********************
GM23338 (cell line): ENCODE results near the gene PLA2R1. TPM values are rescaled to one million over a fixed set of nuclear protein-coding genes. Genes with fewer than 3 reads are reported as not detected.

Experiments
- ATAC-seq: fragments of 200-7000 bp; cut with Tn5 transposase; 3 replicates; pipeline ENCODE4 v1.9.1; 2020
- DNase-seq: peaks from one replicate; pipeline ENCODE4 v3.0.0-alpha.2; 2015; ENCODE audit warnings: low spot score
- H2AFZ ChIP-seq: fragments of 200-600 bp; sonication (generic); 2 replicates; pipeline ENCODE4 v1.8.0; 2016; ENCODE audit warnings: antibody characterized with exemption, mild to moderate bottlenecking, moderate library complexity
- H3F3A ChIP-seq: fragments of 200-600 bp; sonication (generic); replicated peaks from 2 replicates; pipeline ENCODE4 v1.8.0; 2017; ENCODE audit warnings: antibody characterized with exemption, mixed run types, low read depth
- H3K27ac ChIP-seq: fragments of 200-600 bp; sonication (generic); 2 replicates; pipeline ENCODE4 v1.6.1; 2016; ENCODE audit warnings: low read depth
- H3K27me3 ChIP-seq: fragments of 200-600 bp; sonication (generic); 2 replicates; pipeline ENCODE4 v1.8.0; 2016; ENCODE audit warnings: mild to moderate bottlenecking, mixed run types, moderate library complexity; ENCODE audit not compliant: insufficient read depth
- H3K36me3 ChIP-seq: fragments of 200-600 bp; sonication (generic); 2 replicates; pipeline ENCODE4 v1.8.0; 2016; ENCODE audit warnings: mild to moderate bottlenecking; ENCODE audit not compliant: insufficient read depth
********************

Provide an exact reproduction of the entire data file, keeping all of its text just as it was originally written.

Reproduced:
GM23338 (cell line): ENCODE results near the gene PLA2R1. TPM values are rescaled to one million over a fixed set of nuclear protein-coding genes. Genes with fewer than 3 reads are reported as not detected.

Experiments
- ATAC-seq: fragments of 200-7000 bp; cut with Tn5 transposase; 3 replicates; pipeline ENCODE4 v1.9.1; 2020
- DNase-seq: peaks from one replicate; pipeline ENCODE4 v3.0.0-alpha.2; 2015; ENCODE audit warnings: low spot score
- H2AFZ ChIP-seq: fragments of 200-600 bp; sonication (generic); 2 replicates; pipeline ENCODE4 v1.8.0; 2016; ENCODE audit warnings: antibody characterized with exemption, mild to moderate bottlenecking, moderate library complexity
- H3F3A ChIP-seq: fragments of 200-600 bp; sonication (generic); replicated peaks from 2 replicates; pipeline ENCODE4 v1.8.0; 2017; ENCODE audit warnings: antibody characterized with exemption, mixed run types, low read depth
- H3K27ac ChIP-seq: fragments of 200-600 bp; sonication (generic); 2 replicates; pipeline ENCODE4 v1.6.1; 2016; ENCODE audit warnings: low read depth
- H3K27me3 ChIP-seq: fragments of 200-600 bp; sonication (generic); 2 replicates; pipeline ENCODE4 v1.8.0; 2016; ENCODE audit warnings: mild to moderate bottlenecking, mixed run types, moderate library complexity; ENCODE audit not compliant: insufficient read depth
- H3K36me3 ChIP-seq: fragments of 200-600 bp; sonication (generic); 2 replicates; pipeline ENCODE4 v1.8.0; 2016; ENCODE audit warnings: mild to moderate bottlenecking; ENCODE audit not compliant: insufficient read depth